The People’s Bank of China (PBoC) has on Friday declared all cryptocurrency-related transactions illegal. The central bank said every crypto activity in the country must be banned as they pose a threat to national security and the “safety of people’s assets.”
China started an onslaught against cryptocurrencies earlier in the year, fuelling a massive crash of the market as it clamped down on miners. The latest of the series of China’s crackdown on cryptocurrency is likely the final, as the Asian country is at the verge of launching its Central Bank Digital Currency (CBDC) E-yuan.
Ten Chinese government agencies vowed in a joint statement, to work closely to maintain a “high pressure” crackdown on trading of cryptocurrencies in the nation. The PBoC separately reiterated its order to internet, financial and payment companies to stop facilitating cryptocurrency trading on their platforms.
Bitcoin was down 5.5% at the news and other cryptocurrencies took a dive too.
Cryptocurrencies were gaining momentum in china as cheap electricity gave room for massive mining. China accounted for over 60% of global cryptocurrency mining.
The latest move by the central bank means that there will be no more room for cryptocurrencies in China. The financial sector regulator said any currency which is not fiat can no longer be allowed in China.
“The surge in usage of cryptocurrencies has disrupted economic and financial order and prompted a proliferation of money laundering, illegal fund-raising, fraud, pyramid schemes and other illegal and criminal activities,” the PBoC said.
As part of the punitive measures taken to ensure total compliance with its order, the PBoC said offenders will be “investigated for criminal liability in accordance with the law.”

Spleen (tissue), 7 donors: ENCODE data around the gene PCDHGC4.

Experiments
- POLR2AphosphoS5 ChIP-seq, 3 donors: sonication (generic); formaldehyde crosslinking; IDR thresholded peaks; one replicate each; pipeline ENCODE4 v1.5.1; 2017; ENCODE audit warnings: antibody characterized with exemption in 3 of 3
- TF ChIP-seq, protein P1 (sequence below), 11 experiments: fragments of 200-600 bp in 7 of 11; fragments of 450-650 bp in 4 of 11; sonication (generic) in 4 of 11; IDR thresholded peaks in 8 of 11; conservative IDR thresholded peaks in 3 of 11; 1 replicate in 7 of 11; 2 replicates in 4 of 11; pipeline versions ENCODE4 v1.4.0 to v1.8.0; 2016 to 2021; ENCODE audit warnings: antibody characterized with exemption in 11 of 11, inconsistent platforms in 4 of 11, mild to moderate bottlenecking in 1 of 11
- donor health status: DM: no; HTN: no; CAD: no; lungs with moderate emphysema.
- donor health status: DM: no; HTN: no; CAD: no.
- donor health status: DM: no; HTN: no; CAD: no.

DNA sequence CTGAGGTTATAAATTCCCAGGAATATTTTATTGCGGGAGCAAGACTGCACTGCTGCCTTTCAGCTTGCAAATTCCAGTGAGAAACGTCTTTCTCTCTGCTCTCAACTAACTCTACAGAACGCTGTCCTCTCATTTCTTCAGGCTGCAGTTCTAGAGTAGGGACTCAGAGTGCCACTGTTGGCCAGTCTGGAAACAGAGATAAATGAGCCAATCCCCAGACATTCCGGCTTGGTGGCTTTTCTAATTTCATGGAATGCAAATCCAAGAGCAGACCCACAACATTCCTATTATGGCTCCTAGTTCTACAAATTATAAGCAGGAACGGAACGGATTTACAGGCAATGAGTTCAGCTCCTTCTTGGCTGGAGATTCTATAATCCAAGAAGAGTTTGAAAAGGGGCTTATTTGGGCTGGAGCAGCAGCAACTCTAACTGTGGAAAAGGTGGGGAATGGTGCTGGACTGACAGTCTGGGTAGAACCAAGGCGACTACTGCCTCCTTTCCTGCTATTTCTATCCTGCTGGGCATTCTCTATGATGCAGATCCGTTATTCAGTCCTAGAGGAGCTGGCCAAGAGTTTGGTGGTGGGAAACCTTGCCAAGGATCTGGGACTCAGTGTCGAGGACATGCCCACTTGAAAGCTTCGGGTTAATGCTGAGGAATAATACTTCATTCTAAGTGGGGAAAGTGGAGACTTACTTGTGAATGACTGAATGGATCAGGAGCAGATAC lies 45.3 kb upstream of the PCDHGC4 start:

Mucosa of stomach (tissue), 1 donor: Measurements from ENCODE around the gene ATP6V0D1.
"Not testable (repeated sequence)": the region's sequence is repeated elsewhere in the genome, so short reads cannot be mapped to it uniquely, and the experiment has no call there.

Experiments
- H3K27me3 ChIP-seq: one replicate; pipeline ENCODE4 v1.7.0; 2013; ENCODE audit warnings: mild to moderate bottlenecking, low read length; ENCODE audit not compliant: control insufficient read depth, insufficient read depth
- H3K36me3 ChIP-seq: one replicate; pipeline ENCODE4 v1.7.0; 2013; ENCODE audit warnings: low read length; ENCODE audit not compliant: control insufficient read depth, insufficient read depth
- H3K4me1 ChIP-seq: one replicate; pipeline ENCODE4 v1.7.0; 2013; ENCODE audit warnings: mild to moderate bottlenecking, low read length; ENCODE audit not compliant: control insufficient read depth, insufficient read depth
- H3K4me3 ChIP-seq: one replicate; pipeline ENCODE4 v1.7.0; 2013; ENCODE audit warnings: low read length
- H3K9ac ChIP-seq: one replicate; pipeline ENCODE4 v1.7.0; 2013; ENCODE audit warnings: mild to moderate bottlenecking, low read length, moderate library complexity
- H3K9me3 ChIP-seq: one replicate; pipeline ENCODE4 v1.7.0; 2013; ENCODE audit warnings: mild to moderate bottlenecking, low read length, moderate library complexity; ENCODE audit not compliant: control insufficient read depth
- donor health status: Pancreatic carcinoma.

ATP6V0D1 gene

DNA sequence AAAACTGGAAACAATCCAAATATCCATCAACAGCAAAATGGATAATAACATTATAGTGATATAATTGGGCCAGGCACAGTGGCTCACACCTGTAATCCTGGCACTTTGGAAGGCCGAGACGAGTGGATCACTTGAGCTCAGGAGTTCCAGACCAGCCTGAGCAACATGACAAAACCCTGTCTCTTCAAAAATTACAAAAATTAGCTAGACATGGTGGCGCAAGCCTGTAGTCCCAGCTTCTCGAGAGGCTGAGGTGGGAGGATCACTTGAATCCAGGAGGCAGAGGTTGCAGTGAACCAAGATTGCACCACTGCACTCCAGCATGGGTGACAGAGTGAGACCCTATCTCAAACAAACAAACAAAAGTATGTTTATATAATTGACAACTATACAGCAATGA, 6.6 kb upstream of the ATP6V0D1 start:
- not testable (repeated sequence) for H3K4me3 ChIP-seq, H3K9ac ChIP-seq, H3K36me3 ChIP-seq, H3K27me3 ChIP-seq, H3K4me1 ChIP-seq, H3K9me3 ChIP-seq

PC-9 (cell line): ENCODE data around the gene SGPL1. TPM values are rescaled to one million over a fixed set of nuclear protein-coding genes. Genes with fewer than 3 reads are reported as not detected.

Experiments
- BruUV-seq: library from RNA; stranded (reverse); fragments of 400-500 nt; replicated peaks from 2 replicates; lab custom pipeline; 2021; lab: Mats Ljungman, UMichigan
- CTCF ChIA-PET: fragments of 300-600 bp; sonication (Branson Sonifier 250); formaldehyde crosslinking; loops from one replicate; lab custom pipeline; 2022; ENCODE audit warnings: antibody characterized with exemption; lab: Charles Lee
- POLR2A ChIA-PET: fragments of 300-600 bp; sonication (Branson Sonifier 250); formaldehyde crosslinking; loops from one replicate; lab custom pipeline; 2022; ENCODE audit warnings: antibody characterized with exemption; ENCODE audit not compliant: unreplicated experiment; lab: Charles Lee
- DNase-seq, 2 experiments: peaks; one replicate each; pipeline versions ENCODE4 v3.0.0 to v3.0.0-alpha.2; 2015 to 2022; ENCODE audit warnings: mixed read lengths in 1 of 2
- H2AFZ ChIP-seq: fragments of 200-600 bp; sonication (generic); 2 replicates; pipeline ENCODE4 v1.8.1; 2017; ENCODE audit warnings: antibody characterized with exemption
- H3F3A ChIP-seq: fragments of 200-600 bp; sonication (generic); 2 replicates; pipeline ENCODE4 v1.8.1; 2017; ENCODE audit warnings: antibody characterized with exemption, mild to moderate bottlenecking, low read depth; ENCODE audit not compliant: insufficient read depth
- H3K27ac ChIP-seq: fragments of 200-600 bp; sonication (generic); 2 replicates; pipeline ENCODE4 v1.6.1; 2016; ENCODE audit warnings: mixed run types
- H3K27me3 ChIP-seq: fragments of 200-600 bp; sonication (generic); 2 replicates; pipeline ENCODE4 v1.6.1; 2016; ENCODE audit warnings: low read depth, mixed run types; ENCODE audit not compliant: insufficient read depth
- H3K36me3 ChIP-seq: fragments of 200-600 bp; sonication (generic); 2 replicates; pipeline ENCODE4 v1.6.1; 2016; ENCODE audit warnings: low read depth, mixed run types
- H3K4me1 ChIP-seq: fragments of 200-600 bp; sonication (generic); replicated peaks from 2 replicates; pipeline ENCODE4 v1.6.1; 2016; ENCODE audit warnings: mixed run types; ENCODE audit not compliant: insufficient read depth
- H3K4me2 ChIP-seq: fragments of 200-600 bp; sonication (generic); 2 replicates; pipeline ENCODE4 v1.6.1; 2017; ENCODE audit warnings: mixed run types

“The Chinese government will resolutely clamp down on virtual currency speculation, and related financial activities and misbehaviour in order to safeguard people’s properties and maintain economic, financial and social order,” the People’s Bank of China said in a statement.
Eliminating cryptocurrency mining is also part of the exercise. The National Development and Reform Commission said it was launching the “imperative” task of a nationwide cleanup of cryptocurrency mining.
However, compared to the crackdown earlier in the year, which pushed cryptocurrencies to free fall, the market has responded to the news with a sort of resistance. With bitcoin losing only about 5.5%, the impact was considered minimal.
Despite the crackdown, the love for cryptocurrencies in China has not totally died. Though the fear of the crackdown has held down the enthusiasm, there is still a lot of optimism that China will at some point, relent once again.
TechCrunch quoted Vijay Ayyar’s tweet, head of Asia Pacific business with crypto exchange Luno in Singapore, that “China has banned crypto more times than one can count,” suggesting that the PBoC may relax its order in the future.
But China has vowed unrelenting onslaught this time. With so many government agencies getting involved for the first time and E-yuan nearing launch, it is unlikely going to be business as usual.